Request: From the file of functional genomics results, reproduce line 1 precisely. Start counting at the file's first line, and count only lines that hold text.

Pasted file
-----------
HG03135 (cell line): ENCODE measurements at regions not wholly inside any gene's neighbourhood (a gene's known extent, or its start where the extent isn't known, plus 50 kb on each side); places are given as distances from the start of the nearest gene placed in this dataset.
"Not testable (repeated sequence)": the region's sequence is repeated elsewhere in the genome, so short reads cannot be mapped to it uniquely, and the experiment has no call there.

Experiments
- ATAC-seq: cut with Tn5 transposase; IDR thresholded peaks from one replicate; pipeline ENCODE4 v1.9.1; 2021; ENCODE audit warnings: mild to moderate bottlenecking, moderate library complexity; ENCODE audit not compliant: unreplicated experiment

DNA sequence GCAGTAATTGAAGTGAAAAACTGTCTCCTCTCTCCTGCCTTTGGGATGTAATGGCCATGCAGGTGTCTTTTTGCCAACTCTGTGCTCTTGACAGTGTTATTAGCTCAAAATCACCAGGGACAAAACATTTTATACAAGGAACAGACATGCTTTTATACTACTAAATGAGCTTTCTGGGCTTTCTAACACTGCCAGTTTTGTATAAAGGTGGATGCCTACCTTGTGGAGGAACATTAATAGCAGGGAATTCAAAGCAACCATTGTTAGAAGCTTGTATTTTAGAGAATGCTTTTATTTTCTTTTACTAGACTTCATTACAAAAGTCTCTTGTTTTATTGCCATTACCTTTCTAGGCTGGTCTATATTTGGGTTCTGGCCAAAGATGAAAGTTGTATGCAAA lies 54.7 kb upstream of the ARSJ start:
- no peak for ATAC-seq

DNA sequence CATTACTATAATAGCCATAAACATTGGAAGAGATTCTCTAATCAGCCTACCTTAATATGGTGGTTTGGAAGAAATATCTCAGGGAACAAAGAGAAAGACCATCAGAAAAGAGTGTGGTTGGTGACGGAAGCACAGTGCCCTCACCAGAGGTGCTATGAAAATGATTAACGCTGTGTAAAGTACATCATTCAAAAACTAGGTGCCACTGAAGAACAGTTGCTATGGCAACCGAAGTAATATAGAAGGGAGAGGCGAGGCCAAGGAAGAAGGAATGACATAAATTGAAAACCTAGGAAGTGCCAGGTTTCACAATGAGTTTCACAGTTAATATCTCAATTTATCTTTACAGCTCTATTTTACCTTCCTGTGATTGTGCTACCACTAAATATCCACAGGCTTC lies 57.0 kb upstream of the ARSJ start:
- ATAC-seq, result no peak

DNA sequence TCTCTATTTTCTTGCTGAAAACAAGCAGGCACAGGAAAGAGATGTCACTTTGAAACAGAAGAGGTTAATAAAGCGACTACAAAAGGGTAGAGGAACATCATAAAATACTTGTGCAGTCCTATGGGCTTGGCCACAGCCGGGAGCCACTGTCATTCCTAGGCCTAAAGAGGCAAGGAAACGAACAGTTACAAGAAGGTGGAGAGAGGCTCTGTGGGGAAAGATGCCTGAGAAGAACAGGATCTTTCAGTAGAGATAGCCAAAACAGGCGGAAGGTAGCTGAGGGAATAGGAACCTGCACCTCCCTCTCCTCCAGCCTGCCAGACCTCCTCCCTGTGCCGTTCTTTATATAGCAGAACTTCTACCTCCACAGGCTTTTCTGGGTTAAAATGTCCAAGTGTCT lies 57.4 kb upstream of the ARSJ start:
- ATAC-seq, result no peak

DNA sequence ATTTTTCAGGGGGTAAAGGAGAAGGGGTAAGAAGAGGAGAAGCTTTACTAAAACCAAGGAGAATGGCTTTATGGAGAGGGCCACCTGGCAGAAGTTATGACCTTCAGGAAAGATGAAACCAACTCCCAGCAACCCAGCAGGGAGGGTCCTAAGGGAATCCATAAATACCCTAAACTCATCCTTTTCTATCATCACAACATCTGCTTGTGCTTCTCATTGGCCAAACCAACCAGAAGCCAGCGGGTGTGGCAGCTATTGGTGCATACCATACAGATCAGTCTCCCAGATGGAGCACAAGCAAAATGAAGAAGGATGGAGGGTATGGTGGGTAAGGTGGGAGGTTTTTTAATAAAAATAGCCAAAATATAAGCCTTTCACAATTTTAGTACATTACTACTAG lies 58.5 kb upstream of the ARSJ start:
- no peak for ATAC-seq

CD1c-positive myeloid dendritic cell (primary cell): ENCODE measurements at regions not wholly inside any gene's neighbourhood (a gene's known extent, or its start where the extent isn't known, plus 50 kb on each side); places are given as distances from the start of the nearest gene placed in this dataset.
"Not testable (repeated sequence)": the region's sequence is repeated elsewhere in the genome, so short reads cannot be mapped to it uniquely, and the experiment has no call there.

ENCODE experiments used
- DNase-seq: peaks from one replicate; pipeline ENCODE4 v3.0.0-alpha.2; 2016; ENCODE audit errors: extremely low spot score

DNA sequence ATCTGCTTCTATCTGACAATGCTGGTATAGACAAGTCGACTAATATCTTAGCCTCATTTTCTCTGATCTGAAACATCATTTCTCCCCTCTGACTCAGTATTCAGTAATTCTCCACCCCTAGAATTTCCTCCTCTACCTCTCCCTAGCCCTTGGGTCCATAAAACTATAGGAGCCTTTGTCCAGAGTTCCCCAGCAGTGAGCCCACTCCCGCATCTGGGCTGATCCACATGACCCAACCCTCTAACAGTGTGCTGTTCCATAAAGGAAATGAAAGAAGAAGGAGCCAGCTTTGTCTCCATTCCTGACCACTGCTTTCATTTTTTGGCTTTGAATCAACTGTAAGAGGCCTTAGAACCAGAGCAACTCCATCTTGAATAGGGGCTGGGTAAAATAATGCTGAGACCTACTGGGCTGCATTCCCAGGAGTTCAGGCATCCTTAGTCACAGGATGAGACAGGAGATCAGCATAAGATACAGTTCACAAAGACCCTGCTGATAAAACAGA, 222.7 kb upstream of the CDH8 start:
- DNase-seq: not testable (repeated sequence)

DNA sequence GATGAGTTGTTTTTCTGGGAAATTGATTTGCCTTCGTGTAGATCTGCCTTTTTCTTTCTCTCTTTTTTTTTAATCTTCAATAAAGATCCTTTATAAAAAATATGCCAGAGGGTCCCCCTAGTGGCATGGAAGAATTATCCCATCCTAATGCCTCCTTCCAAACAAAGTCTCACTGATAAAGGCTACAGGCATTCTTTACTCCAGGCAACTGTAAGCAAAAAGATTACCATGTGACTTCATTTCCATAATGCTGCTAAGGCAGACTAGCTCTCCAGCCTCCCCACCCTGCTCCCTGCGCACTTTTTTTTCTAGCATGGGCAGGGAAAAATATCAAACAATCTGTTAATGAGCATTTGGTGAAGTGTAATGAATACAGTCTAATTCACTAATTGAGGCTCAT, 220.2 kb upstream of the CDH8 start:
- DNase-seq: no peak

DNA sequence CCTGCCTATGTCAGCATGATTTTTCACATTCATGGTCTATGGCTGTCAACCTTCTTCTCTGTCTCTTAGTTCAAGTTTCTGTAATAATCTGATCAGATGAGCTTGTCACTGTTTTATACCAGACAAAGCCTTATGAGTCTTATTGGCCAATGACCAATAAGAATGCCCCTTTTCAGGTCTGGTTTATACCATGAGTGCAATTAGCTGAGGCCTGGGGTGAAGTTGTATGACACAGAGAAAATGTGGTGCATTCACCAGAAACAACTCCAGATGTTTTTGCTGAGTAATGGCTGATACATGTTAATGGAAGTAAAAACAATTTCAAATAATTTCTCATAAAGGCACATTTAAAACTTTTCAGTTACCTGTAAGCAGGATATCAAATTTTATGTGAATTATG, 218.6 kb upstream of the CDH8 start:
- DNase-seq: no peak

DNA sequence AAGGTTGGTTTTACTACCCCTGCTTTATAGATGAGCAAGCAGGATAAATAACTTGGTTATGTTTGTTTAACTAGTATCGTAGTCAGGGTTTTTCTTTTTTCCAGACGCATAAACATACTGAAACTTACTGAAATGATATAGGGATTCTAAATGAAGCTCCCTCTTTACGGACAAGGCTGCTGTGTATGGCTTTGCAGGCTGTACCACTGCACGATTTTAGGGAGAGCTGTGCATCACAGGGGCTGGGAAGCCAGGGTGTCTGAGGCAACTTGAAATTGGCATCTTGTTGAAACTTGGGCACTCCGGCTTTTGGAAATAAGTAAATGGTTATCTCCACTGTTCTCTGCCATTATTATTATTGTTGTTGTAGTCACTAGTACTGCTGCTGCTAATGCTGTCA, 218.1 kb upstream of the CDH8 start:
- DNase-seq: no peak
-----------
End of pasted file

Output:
HG03135 (cell line): ENCODE measurements at regions not wholly inside any gene's neighbourhood (a gene's known extent, or its start where the extent isn't known, plus 50 kb on each side); places are given as distances from the start of the nearest gene placed in this dataset.